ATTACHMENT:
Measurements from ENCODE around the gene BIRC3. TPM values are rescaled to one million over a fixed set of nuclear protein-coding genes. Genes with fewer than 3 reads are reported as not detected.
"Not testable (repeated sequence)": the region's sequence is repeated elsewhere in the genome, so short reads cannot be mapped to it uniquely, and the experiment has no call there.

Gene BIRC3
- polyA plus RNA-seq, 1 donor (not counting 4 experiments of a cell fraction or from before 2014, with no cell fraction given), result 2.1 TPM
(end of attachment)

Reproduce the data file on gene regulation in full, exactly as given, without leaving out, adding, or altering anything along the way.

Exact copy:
Measurements from ENCODE around the gene BIRC3. TPM values are rescaled to one million over a fixed set of nuclear protein-coding genes. Genes with fewer than 3 reads are reported as not detected.
"Not testable (repeated sequence)": the region's sequence is repeated elsewhere in the genome, so short reads cannot be mapped to it uniquely, and the experiment has no call there.

Gene BIRC3
- polyA plus RNA-seq, 1 donor (not counting 4 experiments of a cell fraction or from before 2014, with no cell fraction given), result 2.1 TPM